Art

Double vision

Cristy Gelling
By Cristy Gelling
Jan. 24, 2013

She was searching for something to contribute to a professor’s birthday symposium when she started noticing images in the protein structures he had published: a birthday present, then a cat bringing a birthday cake. She made a simple animation of the images using PowerPoint so that she could contribute something to the celebration. “It was not very artistic in the beginning,” she recalls.

Photo of Maja Klevanski

Most biochemists look to the Protein Data Bank for structural data, but Maja Klevanski looks to it for artistic inspiration. Klevanski, a graduate student at the University of Heidelberg, first got the idea of translating the ribbon models of protein structures into art when she was preparing her diploma thesis at Harvard.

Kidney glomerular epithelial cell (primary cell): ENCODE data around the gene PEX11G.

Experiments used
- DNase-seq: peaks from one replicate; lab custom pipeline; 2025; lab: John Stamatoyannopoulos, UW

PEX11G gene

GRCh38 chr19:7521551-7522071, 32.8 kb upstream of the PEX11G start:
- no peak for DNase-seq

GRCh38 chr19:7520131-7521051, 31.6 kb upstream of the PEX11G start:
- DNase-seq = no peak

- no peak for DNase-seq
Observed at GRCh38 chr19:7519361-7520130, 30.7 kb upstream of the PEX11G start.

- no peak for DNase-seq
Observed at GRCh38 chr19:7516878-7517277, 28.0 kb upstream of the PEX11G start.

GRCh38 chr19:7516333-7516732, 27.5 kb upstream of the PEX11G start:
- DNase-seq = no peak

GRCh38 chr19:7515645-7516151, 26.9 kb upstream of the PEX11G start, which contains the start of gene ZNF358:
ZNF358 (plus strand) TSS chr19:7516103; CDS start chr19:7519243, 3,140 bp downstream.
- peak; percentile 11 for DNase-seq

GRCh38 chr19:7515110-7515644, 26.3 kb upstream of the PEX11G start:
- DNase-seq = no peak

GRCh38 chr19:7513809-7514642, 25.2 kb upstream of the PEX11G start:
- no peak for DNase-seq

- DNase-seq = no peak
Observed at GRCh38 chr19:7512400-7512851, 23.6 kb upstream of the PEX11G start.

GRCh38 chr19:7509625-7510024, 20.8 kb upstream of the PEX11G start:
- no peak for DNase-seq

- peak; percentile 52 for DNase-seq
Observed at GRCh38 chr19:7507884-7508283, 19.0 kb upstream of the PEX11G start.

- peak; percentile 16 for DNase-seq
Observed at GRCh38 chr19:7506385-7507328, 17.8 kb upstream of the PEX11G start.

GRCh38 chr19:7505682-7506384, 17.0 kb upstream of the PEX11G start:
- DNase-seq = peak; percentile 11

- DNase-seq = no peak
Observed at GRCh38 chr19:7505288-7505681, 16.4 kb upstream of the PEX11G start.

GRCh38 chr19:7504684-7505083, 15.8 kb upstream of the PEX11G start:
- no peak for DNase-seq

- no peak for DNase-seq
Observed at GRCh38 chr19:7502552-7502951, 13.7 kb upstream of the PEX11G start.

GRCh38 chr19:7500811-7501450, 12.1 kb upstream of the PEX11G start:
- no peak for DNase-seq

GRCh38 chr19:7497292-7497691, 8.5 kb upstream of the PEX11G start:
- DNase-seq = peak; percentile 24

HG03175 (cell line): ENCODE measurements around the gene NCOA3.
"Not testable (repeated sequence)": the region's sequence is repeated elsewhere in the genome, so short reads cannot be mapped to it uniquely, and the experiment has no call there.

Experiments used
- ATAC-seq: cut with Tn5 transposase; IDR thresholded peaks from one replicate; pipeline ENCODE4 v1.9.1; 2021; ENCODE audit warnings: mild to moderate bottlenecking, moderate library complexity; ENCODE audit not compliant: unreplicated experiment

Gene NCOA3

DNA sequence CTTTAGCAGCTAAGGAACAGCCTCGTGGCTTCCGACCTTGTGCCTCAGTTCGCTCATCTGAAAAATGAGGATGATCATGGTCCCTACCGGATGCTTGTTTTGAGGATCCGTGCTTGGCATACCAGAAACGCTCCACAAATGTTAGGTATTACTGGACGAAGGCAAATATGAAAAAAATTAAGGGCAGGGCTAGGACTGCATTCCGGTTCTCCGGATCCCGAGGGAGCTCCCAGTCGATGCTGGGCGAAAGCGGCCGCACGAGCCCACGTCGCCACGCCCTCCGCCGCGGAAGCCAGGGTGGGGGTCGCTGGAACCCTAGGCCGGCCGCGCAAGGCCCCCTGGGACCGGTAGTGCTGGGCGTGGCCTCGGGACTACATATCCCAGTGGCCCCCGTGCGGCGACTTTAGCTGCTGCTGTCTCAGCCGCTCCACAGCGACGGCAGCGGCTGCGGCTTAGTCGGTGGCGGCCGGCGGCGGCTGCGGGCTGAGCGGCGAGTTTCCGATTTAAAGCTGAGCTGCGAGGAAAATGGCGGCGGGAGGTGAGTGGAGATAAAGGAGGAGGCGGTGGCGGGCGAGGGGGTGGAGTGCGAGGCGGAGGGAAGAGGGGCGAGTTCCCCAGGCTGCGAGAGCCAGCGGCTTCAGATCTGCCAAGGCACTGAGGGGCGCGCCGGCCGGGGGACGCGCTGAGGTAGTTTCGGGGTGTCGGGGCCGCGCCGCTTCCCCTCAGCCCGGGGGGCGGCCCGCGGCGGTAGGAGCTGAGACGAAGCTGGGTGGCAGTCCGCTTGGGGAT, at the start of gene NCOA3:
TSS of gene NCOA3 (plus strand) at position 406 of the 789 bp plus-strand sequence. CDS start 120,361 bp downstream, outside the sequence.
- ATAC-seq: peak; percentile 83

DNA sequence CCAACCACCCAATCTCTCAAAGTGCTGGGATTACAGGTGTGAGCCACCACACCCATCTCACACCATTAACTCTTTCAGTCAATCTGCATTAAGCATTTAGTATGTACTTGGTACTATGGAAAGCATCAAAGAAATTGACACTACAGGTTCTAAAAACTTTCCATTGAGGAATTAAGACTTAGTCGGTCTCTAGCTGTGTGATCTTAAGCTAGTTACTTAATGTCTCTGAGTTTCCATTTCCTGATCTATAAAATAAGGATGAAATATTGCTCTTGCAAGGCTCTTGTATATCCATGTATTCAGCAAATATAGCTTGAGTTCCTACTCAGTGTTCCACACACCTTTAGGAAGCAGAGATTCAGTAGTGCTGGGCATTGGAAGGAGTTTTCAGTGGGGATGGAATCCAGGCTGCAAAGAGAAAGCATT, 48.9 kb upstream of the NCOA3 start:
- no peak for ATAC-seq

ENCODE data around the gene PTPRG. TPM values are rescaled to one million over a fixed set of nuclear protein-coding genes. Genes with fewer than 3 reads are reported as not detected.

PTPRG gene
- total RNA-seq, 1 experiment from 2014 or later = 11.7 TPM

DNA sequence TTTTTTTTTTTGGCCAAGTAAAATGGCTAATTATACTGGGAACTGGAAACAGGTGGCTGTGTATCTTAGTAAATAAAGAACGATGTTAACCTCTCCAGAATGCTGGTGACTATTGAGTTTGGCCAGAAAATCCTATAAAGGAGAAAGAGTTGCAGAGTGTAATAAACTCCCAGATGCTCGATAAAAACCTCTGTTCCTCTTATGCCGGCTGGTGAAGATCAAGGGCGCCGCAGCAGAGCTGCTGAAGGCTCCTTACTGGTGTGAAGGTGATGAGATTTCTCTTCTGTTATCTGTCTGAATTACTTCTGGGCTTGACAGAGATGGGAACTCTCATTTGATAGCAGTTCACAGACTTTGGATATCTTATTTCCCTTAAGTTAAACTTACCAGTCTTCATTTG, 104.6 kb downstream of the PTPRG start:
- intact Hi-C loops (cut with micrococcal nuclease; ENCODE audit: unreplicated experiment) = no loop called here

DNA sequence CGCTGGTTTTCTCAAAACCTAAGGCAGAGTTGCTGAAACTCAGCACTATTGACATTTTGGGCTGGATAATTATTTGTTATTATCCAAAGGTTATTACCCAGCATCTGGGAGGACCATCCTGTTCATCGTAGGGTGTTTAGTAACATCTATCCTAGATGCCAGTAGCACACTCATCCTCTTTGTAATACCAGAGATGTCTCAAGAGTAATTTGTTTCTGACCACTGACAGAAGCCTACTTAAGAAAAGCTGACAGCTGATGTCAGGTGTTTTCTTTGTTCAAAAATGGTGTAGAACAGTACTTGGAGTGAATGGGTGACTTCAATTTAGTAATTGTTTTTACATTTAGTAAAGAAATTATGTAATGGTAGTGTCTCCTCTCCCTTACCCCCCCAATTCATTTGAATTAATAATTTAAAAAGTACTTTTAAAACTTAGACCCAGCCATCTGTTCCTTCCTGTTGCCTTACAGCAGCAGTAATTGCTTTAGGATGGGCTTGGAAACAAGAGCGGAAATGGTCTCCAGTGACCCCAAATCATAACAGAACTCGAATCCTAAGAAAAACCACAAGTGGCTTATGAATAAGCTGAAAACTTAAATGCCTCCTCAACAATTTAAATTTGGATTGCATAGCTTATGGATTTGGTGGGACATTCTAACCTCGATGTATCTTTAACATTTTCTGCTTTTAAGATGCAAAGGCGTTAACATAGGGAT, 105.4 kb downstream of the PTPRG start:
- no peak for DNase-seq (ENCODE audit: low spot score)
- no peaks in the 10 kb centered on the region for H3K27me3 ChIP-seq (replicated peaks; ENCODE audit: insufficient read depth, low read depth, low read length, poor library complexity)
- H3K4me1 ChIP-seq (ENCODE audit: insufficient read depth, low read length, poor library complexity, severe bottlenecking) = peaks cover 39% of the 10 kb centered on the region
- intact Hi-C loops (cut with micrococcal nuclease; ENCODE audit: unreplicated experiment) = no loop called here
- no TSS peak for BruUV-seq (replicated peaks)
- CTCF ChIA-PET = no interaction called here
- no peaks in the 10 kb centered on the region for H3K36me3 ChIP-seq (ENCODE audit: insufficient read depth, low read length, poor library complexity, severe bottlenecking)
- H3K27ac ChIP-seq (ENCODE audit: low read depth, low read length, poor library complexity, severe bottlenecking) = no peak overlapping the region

But over time, her method has become more elaborate. To find her images, she rotates protein structures until she begins to see something interesting and then begins a painstaking process of drawing over the structure, redrawing and tweaking the rotation until the image in her mind is fully realized on the page.

Last year, a collage of her work titled “Nature playing chess” reached the top 10 in the illustration category of the 2012 International Science and Engineering Visualization Challenge. She says she hopes to publish a book one day that combines her art with the science behind it. “But, first of all, I have to finish my Ph.D.!” she says.

You can find more of her work at her website, where she also takes requests to re-imagine your favorite protein: www.protein-art.com.

Activin
drunken girl
CDK5-p25
insulin
LpIA
nanobody
p53
ricin
RUNX1
synaptotagmin-3
Taq polymerase
TLR4-MD-2
Cristy Gelling
Cristy Gelling

Cristy Gelling is writing student at Carnegie Mellon University and a writer at Bitesize Bio.

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